Wesley Leonard is an associate professor of Ethnic Studies at the University of California, Riverside. Drawing from his training in linguistics and experience in community language programs, he strives to build capacity for Native American language reclamation in ways that support sovereignty, promote wellness, and advance decolonization. A citizen of the Miami Tribe of Oklahoma, a focus of his scholarship has been his tribal nation’s formerly sleeping language, myaamia, which was brought back into his community from historical documentation. A collaborative project that he co-developed, Natives4Linguistics – now an LSA special interest group, promotes the integration of Native American and other Indigenous community needs, values, and intellectual tools into linguistic science. He is also part of the LSA Faculty Learning Community on the Scholarship of Teaching and Learning in Linguistics.



Christine Mallinson is Director of the Center for Social Science Scholarship and Professor of Language, Literacy and Culture and Affiliate Professor of Gender and Women’s Studies at the University of Maryland, Baltimore County (UMBC). Mallinson’s interdisciplinary research examines the intersections of language, culture, and education, focusing on English language variation in the United States. Among other publications, her books and edited collections include Understanding English Language Variation in U.S. Schools, We Do Language: English Language Variation in the Secondary English Classroom, Data Collection in Sociolinguistics: Methods and Applications, and Rural Voices: Language, Identity, and Social Change across Place. Mallinson is the former chair of the Ethics Committee of the Linguistic Society of America (2018-2021) and has also served on the Nominating Committee and the Committee on Ethnic Diversity in Linguistics.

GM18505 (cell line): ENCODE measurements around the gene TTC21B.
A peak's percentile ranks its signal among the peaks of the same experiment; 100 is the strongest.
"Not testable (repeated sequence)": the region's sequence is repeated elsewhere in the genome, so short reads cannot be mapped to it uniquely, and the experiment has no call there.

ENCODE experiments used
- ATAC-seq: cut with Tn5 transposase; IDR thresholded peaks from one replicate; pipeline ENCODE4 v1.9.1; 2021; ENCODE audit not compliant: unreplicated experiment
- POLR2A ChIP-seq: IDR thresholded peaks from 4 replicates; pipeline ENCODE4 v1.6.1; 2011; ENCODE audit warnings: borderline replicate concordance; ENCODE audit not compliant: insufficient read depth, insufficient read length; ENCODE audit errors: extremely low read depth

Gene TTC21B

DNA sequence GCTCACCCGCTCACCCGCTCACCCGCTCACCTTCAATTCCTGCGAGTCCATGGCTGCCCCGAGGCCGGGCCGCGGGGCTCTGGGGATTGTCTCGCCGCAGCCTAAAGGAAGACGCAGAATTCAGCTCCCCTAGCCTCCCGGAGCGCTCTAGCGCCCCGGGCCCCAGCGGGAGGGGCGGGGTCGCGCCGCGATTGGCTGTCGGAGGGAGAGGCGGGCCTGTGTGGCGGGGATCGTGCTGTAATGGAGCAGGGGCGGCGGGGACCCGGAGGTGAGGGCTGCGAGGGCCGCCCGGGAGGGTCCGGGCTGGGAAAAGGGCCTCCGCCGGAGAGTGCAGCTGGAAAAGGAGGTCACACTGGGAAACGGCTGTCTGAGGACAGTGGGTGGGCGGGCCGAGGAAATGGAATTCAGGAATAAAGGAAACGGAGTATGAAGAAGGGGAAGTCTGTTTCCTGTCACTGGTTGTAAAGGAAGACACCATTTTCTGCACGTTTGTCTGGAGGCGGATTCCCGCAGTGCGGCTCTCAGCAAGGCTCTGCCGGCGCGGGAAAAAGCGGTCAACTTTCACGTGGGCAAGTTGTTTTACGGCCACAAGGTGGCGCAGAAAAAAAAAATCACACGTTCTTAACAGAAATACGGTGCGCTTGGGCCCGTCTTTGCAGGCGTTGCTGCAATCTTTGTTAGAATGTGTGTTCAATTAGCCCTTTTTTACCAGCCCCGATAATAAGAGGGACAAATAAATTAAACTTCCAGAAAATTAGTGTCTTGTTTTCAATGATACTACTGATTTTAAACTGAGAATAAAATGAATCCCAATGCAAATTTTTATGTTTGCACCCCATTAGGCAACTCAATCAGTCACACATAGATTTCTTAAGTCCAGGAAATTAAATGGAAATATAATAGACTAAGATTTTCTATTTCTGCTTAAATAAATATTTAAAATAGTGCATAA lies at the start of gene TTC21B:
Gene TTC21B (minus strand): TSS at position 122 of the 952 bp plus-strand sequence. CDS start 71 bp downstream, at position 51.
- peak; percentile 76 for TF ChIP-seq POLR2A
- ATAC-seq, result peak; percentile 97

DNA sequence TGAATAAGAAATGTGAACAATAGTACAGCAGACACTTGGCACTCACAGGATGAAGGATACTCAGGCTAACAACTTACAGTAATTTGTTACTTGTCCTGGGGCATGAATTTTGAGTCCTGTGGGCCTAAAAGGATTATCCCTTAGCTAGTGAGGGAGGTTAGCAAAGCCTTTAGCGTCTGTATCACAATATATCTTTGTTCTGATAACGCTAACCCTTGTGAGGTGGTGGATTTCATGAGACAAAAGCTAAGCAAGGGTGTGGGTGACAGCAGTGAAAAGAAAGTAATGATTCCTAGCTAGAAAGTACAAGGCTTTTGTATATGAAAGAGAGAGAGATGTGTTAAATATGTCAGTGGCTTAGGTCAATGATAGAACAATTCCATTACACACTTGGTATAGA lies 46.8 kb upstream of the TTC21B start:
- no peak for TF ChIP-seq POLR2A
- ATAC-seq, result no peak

Dr. Ignacio Montoya is an assistant professor at the University of Nevada, Reno. He earned his PhD in linguistics at the City University of New York. His current research program focuses on the intersection of linguistic theory, language revitalization/reclamation, and decolonization. Since arriving in Reno in 2017, he has been studying the Numu language (Northern Paiute) and has been working with members of the local Native American community to preserve and fortify the local Indigenous languages.




Lesley Woods is from the Ngiyampaa language group from Western New South Wales. She grew up in and around Ivanhoe and has lived and has worked in the Pilbara region of Western Australia for many years.

Lesley collaborated on Ngiyampaa language projects with linguist Dr Tamsin Donaldson over many years. Lesley spent several years working in her own community in New South Wales, teaching language classes to community members and developing a Ngiyampaa language program at the local primary school.

More recently, Lesley has been interested in ethics in linguistic research, this has come about through her own experiences and insights into linguistics in Australia and was the topic a research project for her Master’s degree.

She completed her Masters at Monash University and is currently a PhD candidate at Australian National University.